Employees, customers, and security can wear mandatory face masks in the Apple Store

Customers refrained from touching digital devices, which were intentionally displayed to interact before the pandemic

Customers refrained from touching digital devices, which were intentionally displayed to interact before the pandemic

Customers refrained from touching digital devices, which were intentionally displayed to interact before the pandemic

The rules are part of the measures the company has taken to ensure that personnel do not risk contracting the disease.

Apple announced the closure of its brick and mortar stores in March, instead directing its customers to online services as the coronavirus pandemic began to escalate.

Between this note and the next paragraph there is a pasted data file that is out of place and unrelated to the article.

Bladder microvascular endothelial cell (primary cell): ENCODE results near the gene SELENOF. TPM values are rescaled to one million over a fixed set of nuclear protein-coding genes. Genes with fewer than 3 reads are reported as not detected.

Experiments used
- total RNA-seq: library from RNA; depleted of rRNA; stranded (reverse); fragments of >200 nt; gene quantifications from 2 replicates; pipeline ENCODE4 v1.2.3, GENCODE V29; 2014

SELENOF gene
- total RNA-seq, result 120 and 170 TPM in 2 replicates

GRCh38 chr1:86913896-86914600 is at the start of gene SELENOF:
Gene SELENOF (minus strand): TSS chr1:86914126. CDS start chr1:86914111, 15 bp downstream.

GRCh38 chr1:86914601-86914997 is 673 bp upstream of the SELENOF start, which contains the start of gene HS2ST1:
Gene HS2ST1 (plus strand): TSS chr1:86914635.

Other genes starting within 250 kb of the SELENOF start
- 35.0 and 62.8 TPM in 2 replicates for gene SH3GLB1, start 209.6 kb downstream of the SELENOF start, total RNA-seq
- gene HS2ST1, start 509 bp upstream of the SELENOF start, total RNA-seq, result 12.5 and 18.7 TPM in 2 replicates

But as contamination began to slow, CEO Tim Cook announced that Apple stores would reopen in Austria and Australia, but new security measures would also be introduced.

Some people consider the security measures to be a good thing, but others are difficult.

Makeup giant Sephora also requires customers to have their temperature checked before entering the store.

Hand sanitizer is also available and, as with all stores, there is a limit to the number of customers allowed to enter at any time.

Theresa Fagan told Daily Mail Australia that the measures are ideal.

Ms. Fagan, 32, is a nurse at a COVID-19 clinic in central Sydney, and she’s seen firsthand what harmful effects the virus can have if precautions are not taken.

“It’s non-invasive, the only thing that would be a problem is if you have a fever for any other reason, but if that’s the case, you probably shouldn’t be shopping in any way, especially in this climate.” , she said.